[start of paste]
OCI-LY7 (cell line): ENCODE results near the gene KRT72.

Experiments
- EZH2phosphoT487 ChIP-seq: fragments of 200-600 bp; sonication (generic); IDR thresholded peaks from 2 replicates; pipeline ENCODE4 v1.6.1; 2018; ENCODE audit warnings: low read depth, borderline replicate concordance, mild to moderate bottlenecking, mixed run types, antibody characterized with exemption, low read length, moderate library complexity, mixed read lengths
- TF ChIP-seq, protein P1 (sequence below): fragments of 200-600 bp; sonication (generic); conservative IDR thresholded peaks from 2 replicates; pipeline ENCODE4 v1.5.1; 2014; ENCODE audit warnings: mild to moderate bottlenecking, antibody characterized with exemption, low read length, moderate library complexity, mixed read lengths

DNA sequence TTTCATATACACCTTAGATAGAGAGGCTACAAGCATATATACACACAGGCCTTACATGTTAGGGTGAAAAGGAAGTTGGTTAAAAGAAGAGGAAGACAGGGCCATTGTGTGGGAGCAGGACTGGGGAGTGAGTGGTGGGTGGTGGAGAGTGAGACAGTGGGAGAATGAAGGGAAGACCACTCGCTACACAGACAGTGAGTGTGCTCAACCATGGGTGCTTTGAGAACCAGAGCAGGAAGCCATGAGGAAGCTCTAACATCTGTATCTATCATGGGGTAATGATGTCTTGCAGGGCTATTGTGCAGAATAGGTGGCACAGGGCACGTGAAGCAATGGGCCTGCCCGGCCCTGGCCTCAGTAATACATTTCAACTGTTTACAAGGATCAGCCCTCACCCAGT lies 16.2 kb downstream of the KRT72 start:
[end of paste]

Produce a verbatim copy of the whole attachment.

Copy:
OCI-LY7 (cell line): ENCODE results near the gene KRT72.

Experiments
- EZH2phosphoT487 ChIP-seq: fragments of 200-600 bp; sonication (generic); IDR thresholded peaks from 2 replicates; pipeline ENCODE4 v1.6.1; 2018; ENCODE audit warnings: low read depth, borderline replicate concordance, mild to moderate bottlenecking, mixed run types, antibody characterized with exemption, low read length, moderate library complexity, mixed read lengths
- TF ChIP-seq, protein P1 (sequence below): fragments of 200-600 bp; sonication (generic); conservative IDR thresholded peaks from 2 replicates; pipeline ENCODE4 v1.5.1; 2014; ENCODE audit warnings: mild to moderate bottlenecking, antibody characterized with exemption, low read length, moderate library complexity, mixed read lengths

DNA sequence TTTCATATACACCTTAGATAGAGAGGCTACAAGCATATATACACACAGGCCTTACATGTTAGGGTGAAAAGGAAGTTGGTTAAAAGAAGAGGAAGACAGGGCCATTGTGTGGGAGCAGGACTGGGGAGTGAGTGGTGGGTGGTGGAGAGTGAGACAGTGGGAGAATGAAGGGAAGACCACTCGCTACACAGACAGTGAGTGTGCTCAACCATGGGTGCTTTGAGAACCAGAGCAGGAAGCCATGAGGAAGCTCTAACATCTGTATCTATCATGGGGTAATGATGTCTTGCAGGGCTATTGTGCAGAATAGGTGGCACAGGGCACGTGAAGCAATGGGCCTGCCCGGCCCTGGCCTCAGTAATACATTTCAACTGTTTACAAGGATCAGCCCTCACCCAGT lies 16.2 kb downstream of the KRT72 start: